Overview

John Walker

(b. 1939)


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(1939– )

British painter and printmaker, born in Birmingham. He studied at Birmingham College of Art, 1955–60, then at the Académie de la Grande Chaumière, Paris, 1960–61. Although predominantly abstract, much of his work invokes ambiguous effects of space and volume. Study (1965, Tate) is on the scale of the Post-Painterly work current at the time, but, in contrast to the flatness and brilliant hues cultivated by such work, it makes use of pictorial illusionism (the surface appears to fold open) and an earth-based colour scheme. Walker also makes self-conscious references to art history. The Juggernaut series of the early 1970s suggests the accumulations of jagged planes in Cubist collage, while the Numinous series of 1977–8 was within a tradition of balcony paintings by Goya, Manet, and Matisse. His work has been much concerned with texture and he has sometimes included substances such as chalk dust and collaged pieces of canvas in his pictures, producing a battered, time-worn effect. Since 1970 he has worked mainly in the USA and he has also spent a good deal of time in Australia. His awards include first prize at the John Moores Liverpool Exhibition in 1976.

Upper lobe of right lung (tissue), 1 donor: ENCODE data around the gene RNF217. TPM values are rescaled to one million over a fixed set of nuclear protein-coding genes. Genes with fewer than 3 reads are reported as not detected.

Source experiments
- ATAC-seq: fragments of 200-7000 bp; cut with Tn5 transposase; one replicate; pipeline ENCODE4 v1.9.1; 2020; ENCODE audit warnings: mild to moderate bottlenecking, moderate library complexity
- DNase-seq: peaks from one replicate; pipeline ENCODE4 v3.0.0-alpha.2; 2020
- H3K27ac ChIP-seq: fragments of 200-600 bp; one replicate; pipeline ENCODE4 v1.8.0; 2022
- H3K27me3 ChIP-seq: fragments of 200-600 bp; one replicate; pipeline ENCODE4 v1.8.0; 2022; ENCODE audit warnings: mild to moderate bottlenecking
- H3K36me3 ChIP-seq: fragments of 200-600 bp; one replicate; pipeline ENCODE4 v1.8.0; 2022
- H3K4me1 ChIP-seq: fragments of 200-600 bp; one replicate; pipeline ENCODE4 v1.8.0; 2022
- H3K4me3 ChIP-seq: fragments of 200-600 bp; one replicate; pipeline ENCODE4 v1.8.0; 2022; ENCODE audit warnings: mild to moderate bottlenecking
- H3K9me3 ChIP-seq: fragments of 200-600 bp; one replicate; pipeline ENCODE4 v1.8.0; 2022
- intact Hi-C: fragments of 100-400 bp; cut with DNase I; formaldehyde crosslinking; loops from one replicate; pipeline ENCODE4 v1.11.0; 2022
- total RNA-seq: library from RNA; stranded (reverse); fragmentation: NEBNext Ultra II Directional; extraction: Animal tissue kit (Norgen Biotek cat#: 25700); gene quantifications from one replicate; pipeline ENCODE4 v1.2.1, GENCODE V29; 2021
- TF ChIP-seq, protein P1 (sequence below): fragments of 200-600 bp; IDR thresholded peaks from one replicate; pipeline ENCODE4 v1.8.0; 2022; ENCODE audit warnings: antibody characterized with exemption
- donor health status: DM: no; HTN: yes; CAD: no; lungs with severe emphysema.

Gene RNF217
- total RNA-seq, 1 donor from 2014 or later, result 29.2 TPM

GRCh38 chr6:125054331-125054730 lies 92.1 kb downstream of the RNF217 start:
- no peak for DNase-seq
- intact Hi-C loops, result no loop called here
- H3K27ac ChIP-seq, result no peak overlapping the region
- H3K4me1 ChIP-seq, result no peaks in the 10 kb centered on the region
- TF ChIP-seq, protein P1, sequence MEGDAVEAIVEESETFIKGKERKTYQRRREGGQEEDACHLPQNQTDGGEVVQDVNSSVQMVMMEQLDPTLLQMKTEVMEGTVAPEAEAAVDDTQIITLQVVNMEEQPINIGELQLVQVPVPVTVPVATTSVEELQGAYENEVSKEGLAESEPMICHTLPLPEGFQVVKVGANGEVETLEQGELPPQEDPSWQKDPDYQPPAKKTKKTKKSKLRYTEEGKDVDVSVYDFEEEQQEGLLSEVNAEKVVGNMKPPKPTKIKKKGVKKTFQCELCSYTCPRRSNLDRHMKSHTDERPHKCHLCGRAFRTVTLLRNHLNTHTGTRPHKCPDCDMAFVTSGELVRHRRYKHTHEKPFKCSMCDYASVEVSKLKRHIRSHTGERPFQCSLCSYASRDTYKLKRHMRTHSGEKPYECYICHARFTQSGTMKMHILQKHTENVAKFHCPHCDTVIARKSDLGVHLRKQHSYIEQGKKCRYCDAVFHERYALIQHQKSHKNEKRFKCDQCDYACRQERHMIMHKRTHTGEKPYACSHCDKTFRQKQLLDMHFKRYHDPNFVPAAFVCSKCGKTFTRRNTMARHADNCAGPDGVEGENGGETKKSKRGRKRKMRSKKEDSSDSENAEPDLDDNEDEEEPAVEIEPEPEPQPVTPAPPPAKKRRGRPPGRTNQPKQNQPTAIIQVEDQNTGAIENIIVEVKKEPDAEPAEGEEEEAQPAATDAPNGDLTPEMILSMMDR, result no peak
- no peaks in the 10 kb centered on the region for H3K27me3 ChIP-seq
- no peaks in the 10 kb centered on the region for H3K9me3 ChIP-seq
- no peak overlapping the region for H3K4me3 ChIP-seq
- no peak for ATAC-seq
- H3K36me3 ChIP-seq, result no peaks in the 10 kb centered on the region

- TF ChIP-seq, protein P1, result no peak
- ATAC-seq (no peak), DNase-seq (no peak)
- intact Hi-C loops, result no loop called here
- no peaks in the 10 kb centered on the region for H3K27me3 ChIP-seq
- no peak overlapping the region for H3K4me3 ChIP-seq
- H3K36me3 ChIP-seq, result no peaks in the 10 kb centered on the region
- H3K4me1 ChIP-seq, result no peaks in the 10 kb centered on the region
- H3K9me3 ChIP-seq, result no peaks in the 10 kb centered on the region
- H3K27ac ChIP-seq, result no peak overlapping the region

Further Reading

Arts Council of Great Britain, John Walker (1985)

Subjects: Art.


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